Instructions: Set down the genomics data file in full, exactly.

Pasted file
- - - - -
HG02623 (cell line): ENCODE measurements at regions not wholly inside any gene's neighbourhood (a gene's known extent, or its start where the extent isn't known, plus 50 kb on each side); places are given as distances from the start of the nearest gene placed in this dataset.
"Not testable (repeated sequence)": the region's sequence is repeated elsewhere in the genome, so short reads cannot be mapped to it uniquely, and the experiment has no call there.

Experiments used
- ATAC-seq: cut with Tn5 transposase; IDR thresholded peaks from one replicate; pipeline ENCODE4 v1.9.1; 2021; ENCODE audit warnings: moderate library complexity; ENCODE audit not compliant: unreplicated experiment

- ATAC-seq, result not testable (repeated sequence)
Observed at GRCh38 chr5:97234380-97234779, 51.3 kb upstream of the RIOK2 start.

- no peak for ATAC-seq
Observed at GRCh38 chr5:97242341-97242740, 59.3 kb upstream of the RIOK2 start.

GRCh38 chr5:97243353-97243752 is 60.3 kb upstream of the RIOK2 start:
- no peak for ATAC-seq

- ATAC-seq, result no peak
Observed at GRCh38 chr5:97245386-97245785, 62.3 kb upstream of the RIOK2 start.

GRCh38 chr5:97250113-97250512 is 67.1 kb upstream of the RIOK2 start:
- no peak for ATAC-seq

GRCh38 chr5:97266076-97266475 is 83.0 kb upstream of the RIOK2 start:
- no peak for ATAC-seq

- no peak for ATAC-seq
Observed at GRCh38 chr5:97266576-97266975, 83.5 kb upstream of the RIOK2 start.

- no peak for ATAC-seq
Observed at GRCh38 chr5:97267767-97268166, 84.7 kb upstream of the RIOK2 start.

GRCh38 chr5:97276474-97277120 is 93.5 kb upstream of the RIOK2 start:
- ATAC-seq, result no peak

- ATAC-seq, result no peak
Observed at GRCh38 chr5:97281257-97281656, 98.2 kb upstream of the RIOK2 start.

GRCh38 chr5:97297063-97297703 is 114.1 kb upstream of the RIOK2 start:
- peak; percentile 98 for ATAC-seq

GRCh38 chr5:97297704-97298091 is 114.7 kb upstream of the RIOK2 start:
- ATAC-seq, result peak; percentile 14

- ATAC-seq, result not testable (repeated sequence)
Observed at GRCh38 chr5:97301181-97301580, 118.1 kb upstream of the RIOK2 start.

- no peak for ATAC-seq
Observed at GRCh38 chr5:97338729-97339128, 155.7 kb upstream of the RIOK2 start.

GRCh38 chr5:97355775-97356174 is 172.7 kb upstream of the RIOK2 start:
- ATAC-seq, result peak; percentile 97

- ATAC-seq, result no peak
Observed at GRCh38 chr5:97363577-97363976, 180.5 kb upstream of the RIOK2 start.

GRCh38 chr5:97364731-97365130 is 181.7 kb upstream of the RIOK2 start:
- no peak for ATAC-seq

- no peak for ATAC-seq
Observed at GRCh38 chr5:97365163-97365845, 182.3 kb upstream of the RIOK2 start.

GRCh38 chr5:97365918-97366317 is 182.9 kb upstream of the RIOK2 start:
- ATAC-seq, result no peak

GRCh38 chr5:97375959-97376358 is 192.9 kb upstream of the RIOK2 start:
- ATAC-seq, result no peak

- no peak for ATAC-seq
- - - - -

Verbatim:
HG02623 (cell line): ENCODE measurements at regions not wholly inside any gene's neighbourhood (a gene's known extent, or its start where the extent isn't known, plus 50 kb on each side); places are given as distances from the start of the nearest gene placed in this dataset.
"Not testable (repeated sequence)": the region's sequence is repeated elsewhere in the genome, so short reads cannot be mapped to it uniquely, and the experiment has no call there.

Experiments used
- ATAC-seq: cut with Tn5 transposase; IDR thresholded peaks from one replicate; pipeline ENCODE4 v1.9.1; 2021; ENCODE audit warnings: moderate library complexity; ENCODE audit not compliant: unreplicated experiment

- ATAC-seq, result not testable (repeated sequence)
Observed at GRCh38 chr5:97234380-97234779, 51.3 kb upstream of the RIOK2 start.

- no peak for ATAC-seq
Observed at GRCh38 chr5:97242341-97242740, 59.3 kb upstream of the RIOK2 start.

GRCh38 chr5:97243353-97243752 is 60.3 kb upstream of the RIOK2 start:
- no peak for ATAC-seq

- ATAC-seq, result no peak
Observed at GRCh38 chr5:97245386-97245785, 62.3 kb upstream of the RIOK2 start.

GRCh38 chr5:97250113-97250512 is 67.1 kb upstream of the RIOK2 start:
- no peak for ATAC-seq

GRCh38 chr5:97266076-97266475 is 83.0 kb upstream of the RIOK2 start:
- no peak for ATAC-seq

- no peak for ATAC-seq
Observed at GRCh38 chr5:97266576-97266975, 83.5 kb upstream of the RIOK2 start.

- no peak for ATAC-seq
Observed at GRCh38 chr5:97267767-97268166, 84.7 kb upstream of the RIOK2 start.

GRCh38 chr5:97276474-97277120 is 93.5 kb upstream of the RIOK2 start:
- ATAC-seq, result no peak

- ATAC-seq, result no peak
Observed at GRCh38 chr5:97281257-97281656, 98.2 kb upstream of the RIOK2 start.

GRCh38 chr5:97297063-97297703 is 114.1 kb upstream of the RIOK2 start:
- peak; percentile 98 for ATAC-seq

GRCh38 chr5:97297704-97298091 is 114.7 kb upstream of the RIOK2 start:
- ATAC-seq, result peak; percentile 14

- ATAC-seq, result not testable (repeated sequence)
Observed at GRCh38 chr5:97301181-97301580, 118.1 kb upstream of the RIOK2 start.

- no peak for ATAC-seq
Observed at GRCh38 chr5:97338729-97339128, 155.7 kb upstream of the RIOK2 start.

GRCh38 chr5:97355775-97356174 is 172.7 kb upstream of the RIOK2 start:
- ATAC-seq, result peak; percentile 97

- ATAC-seq, result no peak
Observed at GRCh38 chr5:97363577-97363976, 180.5 kb upstream of the RIOK2 start.

GRCh38 chr5:97364731-97365130 is 181.7 kb upstream of the RIOK2 start:
- no peak for ATAC-seq

- no peak for ATAC-seq
Observed at GRCh38 chr5:97365163-97365845, 182.3 kb upstream of the RIOK2 start.

GRCh38 chr5:97365918-97366317 is 182.9 kb upstream of the RIOK2 start:
- ATAC-seq, result no peak

GRCh38 chr5:97375959-97376358 is 192.9 kb upstream of the RIOK2 start:
- ATAC-seq, result no peak

- no peak for ATAC-seq